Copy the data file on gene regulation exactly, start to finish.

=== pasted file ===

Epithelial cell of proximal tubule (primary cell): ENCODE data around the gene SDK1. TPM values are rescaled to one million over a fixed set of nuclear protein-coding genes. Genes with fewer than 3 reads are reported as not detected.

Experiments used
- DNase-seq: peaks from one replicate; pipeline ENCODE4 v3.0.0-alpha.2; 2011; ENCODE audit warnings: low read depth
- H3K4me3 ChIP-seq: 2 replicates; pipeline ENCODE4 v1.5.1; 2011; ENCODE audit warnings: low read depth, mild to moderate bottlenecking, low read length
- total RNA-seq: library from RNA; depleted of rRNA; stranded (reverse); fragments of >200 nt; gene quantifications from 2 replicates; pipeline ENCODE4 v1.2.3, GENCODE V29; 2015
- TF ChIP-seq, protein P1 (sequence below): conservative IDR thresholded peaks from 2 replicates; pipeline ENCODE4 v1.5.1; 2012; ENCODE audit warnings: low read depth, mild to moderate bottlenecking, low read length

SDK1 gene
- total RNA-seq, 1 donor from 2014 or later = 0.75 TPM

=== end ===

Epithelial cell of proximal tubule (primary cell): ENCODE data around the gene SDK1. TPM values are rescaled to one million over a fixed set of nuclear protein-coding genes. Genes with fewer than 3 reads are reported as not detected.

Experiments used
- DNase-seq: peaks from one replicate; pipeline ENCODE4 v3.0.0-alpha.2; 2011; ENCODE audit warnings: low read depth
- H3K4me3 ChIP-seq: 2 replicates; pipeline ENCODE4 v1.5.1; 2011; ENCODE audit warnings: low read depth, mild to moderate bottlenecking, low read length
- total RNA-seq: library from RNA; depleted of rRNA; stranded (reverse); fragments of >200 nt; gene quantifications from 2 replicates; pipeline ENCODE4 v1.2.3, GENCODE V29; 2015
- TF ChIP-seq, protein P1 (sequence below): conservative IDR thresholded peaks from 2 replicates; pipeline ENCODE4 v1.5.1; 2012; ENCODE audit warnings: low read depth, mild to moderate bottlenecking, low read length

SDK1 gene
- total RNA-seq, 1 donor from 2014 or later = 0.75 TPM